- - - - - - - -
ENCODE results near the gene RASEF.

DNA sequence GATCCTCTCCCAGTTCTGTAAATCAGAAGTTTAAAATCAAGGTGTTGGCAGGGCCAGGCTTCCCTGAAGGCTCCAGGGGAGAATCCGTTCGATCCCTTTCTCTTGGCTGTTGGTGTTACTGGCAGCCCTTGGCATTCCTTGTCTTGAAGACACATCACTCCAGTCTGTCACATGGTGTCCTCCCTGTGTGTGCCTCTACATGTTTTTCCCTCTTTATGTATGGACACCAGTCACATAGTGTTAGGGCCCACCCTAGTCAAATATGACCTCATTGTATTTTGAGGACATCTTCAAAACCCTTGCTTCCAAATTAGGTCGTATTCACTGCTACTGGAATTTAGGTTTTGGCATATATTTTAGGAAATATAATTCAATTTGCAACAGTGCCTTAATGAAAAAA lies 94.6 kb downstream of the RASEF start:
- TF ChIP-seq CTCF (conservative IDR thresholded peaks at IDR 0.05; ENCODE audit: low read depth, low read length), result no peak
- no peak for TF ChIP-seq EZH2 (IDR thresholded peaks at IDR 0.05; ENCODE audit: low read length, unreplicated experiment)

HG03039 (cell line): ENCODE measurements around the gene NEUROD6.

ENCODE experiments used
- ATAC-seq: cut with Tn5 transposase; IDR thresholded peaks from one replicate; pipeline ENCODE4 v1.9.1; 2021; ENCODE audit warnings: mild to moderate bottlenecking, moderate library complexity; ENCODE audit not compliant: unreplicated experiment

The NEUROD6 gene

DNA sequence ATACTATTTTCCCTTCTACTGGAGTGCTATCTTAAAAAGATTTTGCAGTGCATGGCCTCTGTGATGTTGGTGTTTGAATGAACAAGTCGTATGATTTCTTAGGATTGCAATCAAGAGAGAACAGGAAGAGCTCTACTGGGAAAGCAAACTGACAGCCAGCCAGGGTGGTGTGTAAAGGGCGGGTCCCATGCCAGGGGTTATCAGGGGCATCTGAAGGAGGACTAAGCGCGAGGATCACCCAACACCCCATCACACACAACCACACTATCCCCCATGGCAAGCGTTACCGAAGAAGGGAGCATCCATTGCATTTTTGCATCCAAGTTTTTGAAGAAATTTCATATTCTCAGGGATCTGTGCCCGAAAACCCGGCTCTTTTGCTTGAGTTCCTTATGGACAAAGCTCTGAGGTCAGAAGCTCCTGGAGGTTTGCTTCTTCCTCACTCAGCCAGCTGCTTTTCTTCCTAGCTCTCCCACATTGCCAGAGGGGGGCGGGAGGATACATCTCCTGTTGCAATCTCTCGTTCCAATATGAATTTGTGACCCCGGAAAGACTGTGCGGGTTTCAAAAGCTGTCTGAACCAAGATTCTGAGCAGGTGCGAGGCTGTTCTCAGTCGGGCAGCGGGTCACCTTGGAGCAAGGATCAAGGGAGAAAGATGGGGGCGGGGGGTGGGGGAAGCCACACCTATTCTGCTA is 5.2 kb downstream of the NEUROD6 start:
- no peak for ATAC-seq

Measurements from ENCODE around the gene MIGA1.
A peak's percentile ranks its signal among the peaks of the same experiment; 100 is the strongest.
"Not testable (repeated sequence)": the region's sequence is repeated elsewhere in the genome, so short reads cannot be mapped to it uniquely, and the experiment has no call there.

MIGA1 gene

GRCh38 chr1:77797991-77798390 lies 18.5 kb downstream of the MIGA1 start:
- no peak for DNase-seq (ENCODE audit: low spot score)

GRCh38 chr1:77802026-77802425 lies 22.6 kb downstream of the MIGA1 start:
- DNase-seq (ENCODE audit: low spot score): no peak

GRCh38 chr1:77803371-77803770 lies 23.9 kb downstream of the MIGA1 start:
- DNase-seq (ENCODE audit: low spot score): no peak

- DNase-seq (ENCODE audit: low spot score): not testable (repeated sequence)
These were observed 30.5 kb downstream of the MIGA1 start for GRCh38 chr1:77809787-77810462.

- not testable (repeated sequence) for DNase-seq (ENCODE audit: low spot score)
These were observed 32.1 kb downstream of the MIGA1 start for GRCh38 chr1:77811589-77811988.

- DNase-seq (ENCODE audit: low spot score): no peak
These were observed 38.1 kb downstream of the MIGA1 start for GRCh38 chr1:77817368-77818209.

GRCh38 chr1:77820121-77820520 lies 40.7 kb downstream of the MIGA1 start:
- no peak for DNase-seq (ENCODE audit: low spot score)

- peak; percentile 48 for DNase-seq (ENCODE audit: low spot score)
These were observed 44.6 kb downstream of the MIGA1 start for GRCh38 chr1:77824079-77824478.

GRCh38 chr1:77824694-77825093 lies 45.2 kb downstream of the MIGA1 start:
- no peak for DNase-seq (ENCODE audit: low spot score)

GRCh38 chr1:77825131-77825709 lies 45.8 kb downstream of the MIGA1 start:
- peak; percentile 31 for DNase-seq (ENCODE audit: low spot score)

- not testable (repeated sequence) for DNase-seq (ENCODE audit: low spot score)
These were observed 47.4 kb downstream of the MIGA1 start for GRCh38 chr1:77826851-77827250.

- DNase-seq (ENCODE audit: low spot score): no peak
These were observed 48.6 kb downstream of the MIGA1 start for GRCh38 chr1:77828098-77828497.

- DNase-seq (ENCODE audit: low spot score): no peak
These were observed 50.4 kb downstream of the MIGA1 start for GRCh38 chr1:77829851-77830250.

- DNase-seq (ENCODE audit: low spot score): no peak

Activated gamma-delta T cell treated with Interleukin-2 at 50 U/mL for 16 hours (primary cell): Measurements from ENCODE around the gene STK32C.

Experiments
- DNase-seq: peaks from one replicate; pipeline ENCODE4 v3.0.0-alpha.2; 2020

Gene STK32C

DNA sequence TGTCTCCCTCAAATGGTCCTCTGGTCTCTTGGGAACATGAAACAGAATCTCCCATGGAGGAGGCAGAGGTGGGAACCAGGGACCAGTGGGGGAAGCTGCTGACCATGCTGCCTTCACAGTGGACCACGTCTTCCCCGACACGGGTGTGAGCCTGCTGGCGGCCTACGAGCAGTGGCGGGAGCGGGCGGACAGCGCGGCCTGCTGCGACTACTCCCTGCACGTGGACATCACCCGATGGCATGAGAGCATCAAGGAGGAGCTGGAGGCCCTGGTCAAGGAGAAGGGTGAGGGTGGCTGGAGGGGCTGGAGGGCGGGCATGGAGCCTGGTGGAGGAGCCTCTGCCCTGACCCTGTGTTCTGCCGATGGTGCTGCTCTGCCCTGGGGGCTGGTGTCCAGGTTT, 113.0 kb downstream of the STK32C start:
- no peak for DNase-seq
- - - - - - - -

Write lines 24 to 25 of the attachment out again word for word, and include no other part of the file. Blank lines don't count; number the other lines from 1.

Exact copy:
These were observed 32.1 kb downstream of the MIGA1 start for GRCh38 chr1:77811589-77811988.

- DNase-seq (ENCODE audit: low spot score): no peak